ACLA Applauds Inclusion of PAMA Relief in Year-End Medicare Package

WASHINGTON, D.C. – The American Clinical Laboratory Association (ACLA) today welcomed the bipartisan and bicameral agreement to safeguard seniors’ access to lifesaving clinical laboratory services in the new year. The year-end package provides relief from yet another year of cuts to many of the most commonly ordered clinical laboratory tests (cumulatively a 27.1% cut to date). Specifically, nearly 600 tests are scheduled to see up to 15% cuts beginning January 1, 2022 absent Congressional action.

“This is welcome news for seniors across the country, but our work is not yet done. We urge Members of Congress to support this measure – delaying both the payment cut and burdensome reporting – so we can ensure seniors have access to the critical testing they need to make informed health decisions,” said Tom Sparkman, ACLA Senior Vice President, Government Affairs and Policy. “We’re grateful to Sen. Sherrod Brown (D-OH), Sen. Richard Burr (R-NC), Rep. Bill Pascrell (D-NJ), Rep. Scott Peters (D-CA), Rep. Kurt Schrader (D-OR), Rep. Richard Hudson (R-NC) and Rep. Gus Bilirakis (R-FL) for standing up for America’s seniors and for public health more broadly.”

This bipartisan agreement comes after nearly 30 leading health organizations representing patients, seniors, laboratories and diagnostic manufacturers called on Congress to take immediate action to address the pending harm to seniors’ access to lab tests and services as a result of the flawed implementation of the 2014 Protecting Access to Medicare Act (PAMA).

The letter signatories wrote, “Without action by Congress, Medicare patients could lose access to essential laboratory services. Without ready access to lab tests, patients risk missed or delayed diagnoses, increased barriers to maintaining their health, and forgoing the opportunity to prevent even worse health outcomes or disease. In a medical age where technology is pushing health care closer to patients, the bureaucratic policies implemented through PAMA will drive care and the promise of better health further away from patients.”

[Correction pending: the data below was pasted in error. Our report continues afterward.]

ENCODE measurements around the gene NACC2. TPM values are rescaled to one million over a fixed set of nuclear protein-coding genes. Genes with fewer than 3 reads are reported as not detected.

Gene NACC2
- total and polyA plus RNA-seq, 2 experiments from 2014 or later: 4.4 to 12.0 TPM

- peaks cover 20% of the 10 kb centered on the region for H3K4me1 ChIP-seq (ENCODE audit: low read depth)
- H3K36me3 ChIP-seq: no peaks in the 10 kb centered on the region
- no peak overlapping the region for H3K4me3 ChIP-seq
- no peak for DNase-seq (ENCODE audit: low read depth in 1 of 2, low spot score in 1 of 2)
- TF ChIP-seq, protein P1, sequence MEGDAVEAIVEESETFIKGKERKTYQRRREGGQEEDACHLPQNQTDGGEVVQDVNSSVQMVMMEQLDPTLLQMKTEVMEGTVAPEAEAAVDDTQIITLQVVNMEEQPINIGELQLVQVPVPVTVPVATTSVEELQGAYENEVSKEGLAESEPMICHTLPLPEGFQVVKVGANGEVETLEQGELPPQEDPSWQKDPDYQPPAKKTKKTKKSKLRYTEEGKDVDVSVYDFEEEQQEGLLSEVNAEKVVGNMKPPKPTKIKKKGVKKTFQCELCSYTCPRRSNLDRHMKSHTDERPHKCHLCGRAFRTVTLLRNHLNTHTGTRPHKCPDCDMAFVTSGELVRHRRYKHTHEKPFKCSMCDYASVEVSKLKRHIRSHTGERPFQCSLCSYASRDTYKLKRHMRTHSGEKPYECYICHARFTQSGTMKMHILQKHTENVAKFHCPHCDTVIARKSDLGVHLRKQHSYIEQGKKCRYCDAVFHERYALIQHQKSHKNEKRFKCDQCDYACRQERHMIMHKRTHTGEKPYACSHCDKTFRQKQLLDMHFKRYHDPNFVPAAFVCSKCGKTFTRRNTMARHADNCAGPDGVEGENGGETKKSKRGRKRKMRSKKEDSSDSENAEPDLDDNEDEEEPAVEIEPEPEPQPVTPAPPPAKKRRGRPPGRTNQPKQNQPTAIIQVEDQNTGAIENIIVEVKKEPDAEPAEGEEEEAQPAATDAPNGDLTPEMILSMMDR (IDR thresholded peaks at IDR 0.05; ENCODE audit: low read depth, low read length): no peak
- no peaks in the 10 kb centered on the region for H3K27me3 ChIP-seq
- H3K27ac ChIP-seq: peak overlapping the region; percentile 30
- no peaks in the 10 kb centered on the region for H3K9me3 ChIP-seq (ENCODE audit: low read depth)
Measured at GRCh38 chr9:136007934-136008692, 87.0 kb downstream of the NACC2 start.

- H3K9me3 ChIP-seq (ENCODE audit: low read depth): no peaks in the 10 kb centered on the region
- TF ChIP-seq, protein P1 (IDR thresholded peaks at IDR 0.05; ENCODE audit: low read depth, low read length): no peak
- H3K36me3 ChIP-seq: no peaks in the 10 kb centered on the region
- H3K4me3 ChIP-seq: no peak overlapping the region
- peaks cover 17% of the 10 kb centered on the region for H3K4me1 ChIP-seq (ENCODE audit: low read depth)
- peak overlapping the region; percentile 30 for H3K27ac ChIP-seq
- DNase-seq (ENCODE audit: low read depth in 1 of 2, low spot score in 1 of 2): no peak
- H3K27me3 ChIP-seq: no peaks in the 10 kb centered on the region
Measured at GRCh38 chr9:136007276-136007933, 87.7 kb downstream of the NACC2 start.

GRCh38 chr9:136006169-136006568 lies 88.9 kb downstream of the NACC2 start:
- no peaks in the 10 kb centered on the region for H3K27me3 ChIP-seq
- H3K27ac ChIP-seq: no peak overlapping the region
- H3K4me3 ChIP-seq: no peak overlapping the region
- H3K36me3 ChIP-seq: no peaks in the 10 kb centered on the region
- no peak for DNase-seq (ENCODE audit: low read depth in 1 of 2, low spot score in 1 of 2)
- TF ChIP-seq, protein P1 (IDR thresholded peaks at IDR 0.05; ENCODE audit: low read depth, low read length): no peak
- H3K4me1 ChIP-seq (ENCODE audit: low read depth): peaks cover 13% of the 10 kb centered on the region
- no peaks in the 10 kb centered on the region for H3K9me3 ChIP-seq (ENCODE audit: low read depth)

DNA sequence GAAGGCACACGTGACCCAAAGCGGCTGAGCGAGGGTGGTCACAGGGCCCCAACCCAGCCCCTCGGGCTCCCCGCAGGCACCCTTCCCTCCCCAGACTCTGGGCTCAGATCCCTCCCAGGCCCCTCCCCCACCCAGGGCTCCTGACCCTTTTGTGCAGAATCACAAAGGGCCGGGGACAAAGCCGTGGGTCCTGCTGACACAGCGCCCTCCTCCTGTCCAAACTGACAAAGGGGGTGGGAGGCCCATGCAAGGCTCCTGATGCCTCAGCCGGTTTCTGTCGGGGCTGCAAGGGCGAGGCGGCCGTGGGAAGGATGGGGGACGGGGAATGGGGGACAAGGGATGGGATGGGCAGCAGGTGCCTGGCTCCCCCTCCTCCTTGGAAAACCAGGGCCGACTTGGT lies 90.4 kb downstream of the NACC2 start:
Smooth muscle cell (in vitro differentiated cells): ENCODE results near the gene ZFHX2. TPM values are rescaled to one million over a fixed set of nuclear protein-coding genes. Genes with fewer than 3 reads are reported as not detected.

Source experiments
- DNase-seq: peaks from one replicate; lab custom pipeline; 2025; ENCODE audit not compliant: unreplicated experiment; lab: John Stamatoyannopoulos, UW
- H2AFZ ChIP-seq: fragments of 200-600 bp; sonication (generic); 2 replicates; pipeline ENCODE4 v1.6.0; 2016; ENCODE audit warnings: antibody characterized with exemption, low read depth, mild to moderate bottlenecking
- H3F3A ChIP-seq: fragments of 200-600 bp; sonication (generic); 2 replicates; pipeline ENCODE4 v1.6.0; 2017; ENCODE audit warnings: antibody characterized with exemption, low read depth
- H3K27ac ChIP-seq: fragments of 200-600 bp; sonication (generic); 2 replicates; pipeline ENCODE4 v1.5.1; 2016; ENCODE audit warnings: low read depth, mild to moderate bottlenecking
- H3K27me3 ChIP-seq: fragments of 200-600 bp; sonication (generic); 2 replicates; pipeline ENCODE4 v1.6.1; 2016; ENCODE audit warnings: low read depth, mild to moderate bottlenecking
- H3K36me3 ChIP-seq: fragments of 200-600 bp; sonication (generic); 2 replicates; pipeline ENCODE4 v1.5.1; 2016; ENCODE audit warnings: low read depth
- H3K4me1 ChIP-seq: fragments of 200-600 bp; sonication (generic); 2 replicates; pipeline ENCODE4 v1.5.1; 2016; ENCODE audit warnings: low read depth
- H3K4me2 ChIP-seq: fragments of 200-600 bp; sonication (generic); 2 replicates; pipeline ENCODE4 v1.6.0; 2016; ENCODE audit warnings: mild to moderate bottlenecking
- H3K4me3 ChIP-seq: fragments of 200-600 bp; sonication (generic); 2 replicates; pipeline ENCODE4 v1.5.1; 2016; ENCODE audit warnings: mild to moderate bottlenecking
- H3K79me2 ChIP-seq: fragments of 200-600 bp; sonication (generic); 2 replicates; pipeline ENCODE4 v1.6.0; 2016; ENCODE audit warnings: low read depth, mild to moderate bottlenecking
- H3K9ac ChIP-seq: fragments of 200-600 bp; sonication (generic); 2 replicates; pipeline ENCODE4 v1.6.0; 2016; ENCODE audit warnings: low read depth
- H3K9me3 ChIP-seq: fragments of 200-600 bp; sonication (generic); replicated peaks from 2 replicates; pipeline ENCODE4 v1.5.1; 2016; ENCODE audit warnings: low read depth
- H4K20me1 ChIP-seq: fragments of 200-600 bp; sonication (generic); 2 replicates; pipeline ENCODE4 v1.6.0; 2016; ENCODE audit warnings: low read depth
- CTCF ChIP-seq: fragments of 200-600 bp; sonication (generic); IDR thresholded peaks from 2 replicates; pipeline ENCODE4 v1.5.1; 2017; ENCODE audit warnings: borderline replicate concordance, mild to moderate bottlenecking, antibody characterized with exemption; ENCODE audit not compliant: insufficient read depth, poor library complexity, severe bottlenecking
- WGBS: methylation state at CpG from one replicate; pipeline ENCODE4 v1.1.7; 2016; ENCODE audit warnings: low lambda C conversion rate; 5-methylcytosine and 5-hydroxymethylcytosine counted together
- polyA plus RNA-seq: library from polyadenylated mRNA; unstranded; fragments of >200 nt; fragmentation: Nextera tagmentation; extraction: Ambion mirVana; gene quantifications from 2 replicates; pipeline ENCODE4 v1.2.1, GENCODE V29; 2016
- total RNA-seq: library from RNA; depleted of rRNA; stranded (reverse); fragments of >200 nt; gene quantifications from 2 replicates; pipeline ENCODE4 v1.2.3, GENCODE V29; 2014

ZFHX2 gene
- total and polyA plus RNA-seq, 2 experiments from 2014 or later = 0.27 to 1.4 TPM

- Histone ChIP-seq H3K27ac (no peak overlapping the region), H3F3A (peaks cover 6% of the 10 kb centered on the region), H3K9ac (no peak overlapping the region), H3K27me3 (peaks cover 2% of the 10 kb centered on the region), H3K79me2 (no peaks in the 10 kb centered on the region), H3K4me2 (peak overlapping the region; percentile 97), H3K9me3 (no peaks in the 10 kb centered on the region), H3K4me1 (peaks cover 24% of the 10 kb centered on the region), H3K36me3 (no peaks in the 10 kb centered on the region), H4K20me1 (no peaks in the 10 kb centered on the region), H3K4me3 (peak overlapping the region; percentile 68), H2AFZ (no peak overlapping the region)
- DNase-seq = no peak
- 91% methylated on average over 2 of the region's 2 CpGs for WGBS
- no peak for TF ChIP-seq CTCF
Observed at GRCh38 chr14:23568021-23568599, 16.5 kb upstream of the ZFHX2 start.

The American Clinical Laboratory Association (ACLA) is the national trade association representing leading laboratories that deliver essential diagnostic health information to patients and providers. ACLA members are at the forefront of driving diagnostic innovation to meet the country’s evolving health care needs and provide vital clinical laboratory tests that identify and prevent infectious, acute and chronic disease. ACLA works to advance the next generation of health care delivery through policies that expand access to lifesaving testing services.

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